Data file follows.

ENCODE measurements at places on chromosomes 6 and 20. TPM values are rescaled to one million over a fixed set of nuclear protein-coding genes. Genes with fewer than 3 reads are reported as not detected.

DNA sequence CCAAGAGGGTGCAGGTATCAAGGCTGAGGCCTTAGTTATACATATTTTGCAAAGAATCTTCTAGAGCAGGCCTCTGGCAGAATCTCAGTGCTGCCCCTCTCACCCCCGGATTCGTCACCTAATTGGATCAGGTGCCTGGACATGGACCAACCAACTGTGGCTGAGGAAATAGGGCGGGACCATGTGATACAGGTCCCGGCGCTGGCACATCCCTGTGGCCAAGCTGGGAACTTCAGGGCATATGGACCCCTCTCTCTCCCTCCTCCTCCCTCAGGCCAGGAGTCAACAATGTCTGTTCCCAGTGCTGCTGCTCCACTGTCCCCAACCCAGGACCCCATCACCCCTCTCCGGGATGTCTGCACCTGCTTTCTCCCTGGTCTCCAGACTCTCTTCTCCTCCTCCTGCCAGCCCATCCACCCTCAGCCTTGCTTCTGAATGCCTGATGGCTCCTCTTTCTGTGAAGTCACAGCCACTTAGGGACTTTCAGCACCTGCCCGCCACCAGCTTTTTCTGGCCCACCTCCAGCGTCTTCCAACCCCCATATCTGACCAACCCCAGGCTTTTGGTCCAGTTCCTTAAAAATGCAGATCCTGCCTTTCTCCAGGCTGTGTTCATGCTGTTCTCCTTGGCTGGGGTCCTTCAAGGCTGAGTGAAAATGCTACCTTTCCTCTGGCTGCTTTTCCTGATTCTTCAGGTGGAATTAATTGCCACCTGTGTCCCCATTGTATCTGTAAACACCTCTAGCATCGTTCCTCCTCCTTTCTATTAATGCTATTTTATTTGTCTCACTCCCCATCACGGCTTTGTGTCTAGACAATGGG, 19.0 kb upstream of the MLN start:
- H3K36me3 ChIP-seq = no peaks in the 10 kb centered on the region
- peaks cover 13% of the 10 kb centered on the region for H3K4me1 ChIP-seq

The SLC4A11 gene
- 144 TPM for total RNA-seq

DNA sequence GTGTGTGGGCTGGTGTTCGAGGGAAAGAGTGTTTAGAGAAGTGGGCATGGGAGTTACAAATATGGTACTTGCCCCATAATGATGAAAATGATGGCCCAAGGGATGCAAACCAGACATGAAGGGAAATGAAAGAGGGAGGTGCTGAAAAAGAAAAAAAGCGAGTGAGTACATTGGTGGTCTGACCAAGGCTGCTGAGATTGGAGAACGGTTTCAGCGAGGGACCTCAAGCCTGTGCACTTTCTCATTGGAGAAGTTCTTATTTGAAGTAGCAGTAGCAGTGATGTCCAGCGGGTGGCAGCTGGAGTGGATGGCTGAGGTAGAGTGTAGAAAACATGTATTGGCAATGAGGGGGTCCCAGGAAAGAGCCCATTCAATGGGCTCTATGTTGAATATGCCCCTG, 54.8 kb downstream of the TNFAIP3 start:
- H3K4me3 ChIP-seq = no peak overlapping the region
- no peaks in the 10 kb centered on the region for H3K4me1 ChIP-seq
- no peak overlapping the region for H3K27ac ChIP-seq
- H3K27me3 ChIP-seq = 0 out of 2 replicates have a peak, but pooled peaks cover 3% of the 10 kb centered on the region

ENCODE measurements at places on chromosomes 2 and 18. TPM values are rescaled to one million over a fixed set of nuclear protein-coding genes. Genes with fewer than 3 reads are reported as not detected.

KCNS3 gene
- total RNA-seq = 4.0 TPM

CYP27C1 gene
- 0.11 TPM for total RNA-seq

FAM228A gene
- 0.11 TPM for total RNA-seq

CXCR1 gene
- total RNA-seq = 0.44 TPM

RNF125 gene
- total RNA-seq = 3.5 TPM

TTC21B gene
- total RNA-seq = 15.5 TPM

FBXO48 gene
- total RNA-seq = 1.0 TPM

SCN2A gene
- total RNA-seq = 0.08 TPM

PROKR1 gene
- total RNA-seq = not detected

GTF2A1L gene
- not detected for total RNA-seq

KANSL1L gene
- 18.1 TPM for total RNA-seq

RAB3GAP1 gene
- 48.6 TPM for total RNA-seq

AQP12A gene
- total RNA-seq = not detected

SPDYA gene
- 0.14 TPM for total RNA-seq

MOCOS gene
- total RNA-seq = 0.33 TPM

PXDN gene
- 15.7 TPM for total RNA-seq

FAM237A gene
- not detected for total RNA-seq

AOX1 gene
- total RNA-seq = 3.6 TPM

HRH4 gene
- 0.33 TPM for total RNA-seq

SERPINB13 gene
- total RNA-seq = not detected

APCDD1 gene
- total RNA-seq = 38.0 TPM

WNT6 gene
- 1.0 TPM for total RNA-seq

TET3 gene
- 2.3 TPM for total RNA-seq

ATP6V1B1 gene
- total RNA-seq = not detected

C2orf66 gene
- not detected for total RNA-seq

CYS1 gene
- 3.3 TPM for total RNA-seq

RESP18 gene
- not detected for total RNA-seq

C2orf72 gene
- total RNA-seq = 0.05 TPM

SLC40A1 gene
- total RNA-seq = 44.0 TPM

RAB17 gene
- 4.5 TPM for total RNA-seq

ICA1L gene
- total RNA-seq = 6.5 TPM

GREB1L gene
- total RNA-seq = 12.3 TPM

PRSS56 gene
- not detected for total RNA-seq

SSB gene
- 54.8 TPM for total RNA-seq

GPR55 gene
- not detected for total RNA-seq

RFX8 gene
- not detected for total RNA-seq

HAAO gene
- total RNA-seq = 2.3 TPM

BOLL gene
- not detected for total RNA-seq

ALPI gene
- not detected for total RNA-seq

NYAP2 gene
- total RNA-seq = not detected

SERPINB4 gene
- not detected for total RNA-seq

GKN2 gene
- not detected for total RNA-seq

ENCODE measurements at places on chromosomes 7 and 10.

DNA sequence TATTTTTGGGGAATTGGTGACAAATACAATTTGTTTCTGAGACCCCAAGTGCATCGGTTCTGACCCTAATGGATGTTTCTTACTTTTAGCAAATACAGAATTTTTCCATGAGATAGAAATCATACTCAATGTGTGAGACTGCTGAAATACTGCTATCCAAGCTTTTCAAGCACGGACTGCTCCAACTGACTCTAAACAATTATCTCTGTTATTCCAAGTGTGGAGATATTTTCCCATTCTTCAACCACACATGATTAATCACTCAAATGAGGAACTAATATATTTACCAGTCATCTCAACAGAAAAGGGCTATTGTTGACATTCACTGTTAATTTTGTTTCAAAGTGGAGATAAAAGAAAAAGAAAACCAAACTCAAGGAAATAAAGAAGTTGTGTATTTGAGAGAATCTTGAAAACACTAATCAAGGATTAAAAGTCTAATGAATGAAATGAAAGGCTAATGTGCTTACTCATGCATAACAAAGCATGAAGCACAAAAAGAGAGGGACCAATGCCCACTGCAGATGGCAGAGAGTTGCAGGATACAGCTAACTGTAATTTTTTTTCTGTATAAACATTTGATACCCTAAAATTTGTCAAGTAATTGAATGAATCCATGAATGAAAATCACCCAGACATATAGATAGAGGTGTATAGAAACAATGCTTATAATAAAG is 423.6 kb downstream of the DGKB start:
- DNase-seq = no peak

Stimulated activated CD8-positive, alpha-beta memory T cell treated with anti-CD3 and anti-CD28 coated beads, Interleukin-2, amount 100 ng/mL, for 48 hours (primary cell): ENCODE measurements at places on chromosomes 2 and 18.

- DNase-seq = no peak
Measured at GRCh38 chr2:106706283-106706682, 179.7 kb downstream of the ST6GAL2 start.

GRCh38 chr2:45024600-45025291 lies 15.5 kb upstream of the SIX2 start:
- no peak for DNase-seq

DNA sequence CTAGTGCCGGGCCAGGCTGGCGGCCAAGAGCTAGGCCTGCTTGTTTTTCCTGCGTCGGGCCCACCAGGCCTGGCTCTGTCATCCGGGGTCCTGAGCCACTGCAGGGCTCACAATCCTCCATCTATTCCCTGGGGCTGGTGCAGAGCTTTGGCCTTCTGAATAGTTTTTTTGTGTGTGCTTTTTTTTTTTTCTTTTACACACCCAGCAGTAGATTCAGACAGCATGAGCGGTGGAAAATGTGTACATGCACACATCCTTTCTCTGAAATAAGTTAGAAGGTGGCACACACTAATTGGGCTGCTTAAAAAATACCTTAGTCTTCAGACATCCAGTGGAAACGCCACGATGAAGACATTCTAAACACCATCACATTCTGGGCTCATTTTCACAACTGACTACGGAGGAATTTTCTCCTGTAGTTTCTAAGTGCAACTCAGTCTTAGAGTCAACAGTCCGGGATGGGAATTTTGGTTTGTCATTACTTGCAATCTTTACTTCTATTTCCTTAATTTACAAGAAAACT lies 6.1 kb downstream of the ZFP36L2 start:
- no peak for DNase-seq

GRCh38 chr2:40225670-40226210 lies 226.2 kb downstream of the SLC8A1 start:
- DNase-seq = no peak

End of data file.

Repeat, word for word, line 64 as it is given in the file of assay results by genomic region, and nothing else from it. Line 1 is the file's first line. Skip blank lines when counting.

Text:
- 3.3 TPM for total RNA-seq